Doing her bit to protect the environment, producer Pragya Kapoor has joined hands with Healing Himalayas, a collective that works on waste management in villages and trekking trails of hilly regions, to build waste collection centres in Himachal Pradesh. Her goal? “Make our paradise as sustainable as we can.”
Through her NGO ‘Ek Saath: The Earth Foundation’, Kapoor, who is the wife of director Abhishek Kapoor, and team plan to build the first centre at one of Himalayas remote villages called Rakcham.
The project, which is called Sustaining Paradise, aims at promoting sustainable tourism and helping the locals manage their waste.
“Whenever we visit a place as a tourist, we admire the beauty and atmosphere around, but what most of us don’t realise is that we leave that place with some environmental hazards, by littering or throwing waste at the wrong places during our journey. With this initiative, we plan to manage that waste, if nothing, in the recent lockdown nature has shown all of us the injustice we have been doing to it.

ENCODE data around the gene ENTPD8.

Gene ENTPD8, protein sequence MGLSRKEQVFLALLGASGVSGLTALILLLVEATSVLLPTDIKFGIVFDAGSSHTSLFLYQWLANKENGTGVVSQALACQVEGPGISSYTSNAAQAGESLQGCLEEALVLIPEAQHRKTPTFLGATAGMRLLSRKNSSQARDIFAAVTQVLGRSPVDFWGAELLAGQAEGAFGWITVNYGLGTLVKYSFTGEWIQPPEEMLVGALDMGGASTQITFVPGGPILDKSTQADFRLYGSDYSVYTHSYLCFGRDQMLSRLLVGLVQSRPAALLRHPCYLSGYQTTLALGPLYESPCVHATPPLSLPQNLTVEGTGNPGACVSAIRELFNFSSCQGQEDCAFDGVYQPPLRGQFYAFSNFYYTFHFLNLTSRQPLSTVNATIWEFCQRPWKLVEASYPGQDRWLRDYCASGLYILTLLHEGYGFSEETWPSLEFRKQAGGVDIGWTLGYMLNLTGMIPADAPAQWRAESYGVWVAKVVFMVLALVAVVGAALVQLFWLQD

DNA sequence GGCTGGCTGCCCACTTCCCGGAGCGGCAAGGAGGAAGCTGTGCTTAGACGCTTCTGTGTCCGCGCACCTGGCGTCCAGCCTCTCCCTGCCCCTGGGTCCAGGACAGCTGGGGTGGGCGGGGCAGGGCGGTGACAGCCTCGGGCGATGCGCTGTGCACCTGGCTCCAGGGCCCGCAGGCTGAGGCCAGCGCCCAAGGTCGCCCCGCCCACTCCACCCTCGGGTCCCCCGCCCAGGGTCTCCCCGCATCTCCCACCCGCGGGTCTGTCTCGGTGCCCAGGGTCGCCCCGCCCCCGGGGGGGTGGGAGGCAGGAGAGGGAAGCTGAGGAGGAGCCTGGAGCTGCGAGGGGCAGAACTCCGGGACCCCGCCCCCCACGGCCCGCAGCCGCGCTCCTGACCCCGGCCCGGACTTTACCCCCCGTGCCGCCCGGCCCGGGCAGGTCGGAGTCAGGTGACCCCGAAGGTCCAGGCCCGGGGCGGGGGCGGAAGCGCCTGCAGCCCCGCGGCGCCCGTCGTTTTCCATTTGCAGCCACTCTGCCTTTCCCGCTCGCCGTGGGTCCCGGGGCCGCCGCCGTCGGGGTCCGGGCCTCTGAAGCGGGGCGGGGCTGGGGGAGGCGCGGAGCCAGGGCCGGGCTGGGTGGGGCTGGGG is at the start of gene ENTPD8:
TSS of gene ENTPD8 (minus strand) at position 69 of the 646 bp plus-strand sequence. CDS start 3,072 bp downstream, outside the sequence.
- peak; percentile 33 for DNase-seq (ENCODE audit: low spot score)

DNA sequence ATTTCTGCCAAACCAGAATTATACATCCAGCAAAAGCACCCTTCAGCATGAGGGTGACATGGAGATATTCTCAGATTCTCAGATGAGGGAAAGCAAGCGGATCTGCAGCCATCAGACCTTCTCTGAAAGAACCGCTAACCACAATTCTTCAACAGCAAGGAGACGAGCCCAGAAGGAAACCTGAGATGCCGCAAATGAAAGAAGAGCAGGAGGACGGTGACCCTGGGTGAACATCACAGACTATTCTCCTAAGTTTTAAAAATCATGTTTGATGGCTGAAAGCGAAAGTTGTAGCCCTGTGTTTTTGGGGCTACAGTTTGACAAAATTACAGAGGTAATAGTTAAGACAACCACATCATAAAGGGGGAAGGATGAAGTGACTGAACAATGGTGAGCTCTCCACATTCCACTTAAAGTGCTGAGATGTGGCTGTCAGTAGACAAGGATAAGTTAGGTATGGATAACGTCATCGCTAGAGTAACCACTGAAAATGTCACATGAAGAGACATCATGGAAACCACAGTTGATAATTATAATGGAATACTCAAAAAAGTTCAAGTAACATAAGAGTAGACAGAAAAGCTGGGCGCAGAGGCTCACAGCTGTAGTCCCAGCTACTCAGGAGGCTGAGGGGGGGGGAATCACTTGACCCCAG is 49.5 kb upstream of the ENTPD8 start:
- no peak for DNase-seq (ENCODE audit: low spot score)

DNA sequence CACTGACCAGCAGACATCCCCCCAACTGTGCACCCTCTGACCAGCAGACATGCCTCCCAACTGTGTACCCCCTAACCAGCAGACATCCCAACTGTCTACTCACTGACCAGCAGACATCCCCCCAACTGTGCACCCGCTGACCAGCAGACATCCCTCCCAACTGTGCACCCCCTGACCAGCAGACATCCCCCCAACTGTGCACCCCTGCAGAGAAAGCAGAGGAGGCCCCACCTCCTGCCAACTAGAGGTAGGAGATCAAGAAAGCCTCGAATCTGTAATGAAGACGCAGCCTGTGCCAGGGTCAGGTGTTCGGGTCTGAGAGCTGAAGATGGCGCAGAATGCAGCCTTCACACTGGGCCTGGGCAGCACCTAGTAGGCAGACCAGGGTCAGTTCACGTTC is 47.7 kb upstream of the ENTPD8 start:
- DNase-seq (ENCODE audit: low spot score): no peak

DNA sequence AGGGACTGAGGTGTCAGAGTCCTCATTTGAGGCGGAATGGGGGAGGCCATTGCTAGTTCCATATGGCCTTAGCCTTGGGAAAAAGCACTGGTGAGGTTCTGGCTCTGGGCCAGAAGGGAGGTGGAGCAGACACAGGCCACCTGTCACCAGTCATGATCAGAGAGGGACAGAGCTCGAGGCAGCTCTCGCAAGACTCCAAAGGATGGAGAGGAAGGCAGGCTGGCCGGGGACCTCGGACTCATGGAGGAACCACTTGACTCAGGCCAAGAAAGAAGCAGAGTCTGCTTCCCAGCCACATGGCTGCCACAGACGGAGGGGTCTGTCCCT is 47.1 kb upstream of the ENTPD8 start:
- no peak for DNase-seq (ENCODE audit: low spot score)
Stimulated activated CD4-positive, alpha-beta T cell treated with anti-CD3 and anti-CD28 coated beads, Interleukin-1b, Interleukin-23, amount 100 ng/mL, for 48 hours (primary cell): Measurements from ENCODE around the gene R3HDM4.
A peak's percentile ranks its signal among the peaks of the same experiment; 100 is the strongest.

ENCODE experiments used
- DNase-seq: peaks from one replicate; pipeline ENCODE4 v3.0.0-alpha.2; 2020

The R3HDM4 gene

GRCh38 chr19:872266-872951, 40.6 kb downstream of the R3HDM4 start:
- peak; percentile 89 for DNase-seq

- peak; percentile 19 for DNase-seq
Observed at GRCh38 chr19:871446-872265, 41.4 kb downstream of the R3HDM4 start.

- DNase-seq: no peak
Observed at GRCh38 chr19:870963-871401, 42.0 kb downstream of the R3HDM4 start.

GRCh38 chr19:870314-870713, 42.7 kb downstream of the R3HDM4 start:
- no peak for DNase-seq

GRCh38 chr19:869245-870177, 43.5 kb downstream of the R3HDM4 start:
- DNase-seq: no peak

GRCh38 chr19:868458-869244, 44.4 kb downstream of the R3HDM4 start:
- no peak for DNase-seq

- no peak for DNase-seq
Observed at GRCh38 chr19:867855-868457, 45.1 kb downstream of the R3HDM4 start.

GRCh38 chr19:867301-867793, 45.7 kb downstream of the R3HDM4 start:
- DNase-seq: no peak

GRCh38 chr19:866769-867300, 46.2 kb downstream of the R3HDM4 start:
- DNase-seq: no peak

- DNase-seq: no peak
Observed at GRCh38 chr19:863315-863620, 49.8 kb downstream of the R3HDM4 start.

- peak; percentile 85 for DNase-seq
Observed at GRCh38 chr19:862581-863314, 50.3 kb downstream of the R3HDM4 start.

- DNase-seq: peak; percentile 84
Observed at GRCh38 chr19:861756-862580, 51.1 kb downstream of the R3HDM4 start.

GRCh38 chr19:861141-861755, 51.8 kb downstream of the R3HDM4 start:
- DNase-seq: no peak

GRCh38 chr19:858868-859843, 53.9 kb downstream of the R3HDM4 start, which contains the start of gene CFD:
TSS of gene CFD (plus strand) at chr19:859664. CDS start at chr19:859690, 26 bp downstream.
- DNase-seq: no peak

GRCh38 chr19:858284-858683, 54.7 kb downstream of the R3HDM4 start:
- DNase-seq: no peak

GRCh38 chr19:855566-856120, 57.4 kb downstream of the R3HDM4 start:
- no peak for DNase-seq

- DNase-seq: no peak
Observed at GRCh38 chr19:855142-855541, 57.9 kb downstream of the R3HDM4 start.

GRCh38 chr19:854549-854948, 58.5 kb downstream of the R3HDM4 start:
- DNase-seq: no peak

“I am glad that ‘Ek Saath’ is associating with Healing Himalayas for this amazing initiative purely because currently, the locals in Rakcham village don’t have any facilities to dispose off their waste, hence they end up burning it, causing a major environmental hazard. Sometime last year, a destination wedding had left tonnes of garbage in the hills, which only caused damage to the environment, we need to stop this carelessness. So, a waste collection centre will help the locals segregate their waste and send it for recycling to bigger cities like Shimla. It will reduce the pollution caused by trekkers and tourists,” Kapoor told IANSlife in an email.
According to Pradeep Sangwan, environmentalist and the founder of Healing Himalayas, the initiative will also have workshops for the locals to educate and encourage them to sustain the landscape and the environment surrounding them. Sangwan and his team work tirelessly around the year attempting to clean the treks, conducting other clean-up drives and also look into the waste management in the foothills of Himalayas.